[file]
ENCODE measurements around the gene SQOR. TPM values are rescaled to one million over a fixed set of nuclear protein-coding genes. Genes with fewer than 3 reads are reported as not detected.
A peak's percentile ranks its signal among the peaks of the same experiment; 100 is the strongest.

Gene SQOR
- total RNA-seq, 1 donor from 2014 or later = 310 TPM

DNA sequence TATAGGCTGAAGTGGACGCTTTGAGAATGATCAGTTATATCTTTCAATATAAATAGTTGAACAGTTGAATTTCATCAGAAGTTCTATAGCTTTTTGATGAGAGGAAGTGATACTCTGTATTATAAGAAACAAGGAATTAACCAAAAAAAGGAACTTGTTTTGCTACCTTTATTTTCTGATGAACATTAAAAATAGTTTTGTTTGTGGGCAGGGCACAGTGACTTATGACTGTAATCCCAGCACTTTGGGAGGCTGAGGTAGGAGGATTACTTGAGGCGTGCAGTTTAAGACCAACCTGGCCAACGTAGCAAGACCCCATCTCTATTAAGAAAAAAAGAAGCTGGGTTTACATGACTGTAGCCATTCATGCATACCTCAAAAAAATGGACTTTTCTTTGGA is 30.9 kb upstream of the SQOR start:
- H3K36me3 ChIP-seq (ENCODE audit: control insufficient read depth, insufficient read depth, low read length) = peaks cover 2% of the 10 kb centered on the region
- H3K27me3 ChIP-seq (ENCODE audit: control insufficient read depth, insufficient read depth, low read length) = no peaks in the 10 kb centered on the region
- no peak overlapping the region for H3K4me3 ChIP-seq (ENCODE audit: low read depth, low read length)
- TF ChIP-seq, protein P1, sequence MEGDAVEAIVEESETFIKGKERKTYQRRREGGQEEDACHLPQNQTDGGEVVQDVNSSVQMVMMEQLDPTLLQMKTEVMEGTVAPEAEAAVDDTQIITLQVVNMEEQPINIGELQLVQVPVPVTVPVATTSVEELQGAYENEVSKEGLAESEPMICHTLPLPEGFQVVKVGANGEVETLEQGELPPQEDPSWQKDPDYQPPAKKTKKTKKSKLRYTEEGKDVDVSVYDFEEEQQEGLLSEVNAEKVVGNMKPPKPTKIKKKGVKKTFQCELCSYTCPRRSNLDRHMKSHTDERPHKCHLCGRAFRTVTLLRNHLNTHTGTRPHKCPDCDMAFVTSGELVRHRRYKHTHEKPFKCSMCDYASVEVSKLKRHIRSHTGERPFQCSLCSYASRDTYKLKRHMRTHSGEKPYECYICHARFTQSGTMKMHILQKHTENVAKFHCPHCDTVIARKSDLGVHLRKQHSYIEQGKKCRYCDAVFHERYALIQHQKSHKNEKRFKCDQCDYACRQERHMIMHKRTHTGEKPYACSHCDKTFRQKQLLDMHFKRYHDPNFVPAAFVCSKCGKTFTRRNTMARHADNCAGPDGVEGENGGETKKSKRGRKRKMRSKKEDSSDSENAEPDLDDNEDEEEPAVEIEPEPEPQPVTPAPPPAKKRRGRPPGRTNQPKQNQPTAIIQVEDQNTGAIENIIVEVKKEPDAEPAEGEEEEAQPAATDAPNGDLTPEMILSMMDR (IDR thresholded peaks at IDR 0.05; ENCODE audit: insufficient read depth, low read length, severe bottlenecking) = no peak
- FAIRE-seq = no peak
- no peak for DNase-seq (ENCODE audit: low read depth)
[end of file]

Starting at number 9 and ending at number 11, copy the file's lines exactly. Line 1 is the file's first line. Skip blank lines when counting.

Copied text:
- TF ChIP-seq, protein P1, sequence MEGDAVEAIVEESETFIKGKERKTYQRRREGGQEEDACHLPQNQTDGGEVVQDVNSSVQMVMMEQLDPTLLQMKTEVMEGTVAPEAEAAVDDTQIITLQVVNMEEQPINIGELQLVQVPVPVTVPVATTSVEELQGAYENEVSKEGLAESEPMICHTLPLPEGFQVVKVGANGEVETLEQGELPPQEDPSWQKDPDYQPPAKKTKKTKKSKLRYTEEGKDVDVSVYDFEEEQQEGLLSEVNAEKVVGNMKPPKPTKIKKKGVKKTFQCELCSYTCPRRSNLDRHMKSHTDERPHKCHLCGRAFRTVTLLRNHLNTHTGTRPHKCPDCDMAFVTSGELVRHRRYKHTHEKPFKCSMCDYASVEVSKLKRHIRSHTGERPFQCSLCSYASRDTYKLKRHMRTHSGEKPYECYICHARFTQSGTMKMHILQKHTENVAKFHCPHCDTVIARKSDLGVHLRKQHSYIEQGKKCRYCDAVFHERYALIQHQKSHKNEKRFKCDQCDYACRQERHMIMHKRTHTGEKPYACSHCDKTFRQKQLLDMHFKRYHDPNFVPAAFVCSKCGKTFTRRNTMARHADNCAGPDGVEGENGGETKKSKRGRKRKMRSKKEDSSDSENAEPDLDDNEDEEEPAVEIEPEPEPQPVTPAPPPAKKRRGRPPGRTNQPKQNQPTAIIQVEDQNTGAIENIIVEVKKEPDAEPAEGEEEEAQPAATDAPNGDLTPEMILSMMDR (IDR thresholded peaks at IDR 0.05; ENCODE audit: insufficient read depth, low read length, severe bottlenecking) = no peak
- FAIRE-seq = no peak
- no peak for DNase-seq (ENCODE audit: low read depth)